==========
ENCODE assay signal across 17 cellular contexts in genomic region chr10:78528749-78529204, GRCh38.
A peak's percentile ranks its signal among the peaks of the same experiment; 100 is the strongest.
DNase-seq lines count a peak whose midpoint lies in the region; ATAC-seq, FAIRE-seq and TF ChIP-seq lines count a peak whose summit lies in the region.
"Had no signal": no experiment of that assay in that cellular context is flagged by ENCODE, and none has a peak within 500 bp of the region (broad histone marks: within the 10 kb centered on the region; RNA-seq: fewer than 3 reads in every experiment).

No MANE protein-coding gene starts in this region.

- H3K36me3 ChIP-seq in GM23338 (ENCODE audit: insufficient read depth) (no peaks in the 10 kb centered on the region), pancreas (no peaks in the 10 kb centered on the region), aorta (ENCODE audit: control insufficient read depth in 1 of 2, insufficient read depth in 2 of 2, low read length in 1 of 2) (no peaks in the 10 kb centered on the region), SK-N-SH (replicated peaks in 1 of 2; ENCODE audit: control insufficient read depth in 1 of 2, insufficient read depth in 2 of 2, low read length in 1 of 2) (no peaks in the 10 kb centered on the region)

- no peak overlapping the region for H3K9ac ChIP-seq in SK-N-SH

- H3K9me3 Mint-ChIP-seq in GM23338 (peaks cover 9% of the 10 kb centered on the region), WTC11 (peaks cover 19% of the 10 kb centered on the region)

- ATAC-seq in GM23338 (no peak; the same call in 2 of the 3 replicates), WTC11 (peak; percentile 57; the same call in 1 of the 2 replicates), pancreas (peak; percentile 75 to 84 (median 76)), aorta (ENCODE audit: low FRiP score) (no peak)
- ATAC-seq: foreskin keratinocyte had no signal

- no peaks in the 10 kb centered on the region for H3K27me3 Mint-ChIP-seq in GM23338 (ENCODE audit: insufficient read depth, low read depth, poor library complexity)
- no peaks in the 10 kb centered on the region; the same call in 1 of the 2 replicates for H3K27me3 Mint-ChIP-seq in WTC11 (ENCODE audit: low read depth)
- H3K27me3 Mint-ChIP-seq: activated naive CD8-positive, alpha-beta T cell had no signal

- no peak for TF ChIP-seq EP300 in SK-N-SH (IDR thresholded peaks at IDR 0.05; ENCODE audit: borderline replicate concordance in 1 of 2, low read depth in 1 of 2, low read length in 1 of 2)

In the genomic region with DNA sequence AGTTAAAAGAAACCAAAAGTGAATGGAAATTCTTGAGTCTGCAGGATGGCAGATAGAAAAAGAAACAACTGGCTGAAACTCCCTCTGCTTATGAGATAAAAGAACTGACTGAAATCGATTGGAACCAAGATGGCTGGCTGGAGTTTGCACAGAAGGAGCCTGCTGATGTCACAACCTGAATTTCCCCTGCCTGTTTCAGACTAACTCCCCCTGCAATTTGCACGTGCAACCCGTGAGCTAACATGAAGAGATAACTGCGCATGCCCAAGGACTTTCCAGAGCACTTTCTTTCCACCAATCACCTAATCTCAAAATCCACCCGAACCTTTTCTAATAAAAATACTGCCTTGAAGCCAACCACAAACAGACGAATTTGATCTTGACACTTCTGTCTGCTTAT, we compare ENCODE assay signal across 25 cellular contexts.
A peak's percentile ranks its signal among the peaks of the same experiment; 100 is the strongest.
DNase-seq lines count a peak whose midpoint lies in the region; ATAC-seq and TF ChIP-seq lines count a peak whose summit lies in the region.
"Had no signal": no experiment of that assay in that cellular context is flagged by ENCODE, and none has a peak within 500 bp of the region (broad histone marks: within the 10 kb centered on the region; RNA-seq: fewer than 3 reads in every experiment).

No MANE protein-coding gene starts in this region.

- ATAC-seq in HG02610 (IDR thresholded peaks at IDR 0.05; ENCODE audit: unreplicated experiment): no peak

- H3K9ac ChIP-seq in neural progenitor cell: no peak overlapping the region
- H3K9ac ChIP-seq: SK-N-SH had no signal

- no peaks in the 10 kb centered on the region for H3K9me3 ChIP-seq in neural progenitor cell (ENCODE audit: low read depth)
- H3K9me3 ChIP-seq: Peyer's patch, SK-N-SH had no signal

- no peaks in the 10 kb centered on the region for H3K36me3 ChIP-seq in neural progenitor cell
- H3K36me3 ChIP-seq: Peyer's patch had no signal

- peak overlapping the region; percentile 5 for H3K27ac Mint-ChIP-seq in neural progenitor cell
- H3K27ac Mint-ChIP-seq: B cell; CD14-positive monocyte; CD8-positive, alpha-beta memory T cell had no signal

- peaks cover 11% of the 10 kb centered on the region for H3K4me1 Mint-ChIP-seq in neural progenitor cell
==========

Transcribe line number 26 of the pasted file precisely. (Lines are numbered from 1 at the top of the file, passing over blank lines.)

- H3K36me3 ChIP-seq: Peyer's patch had no signal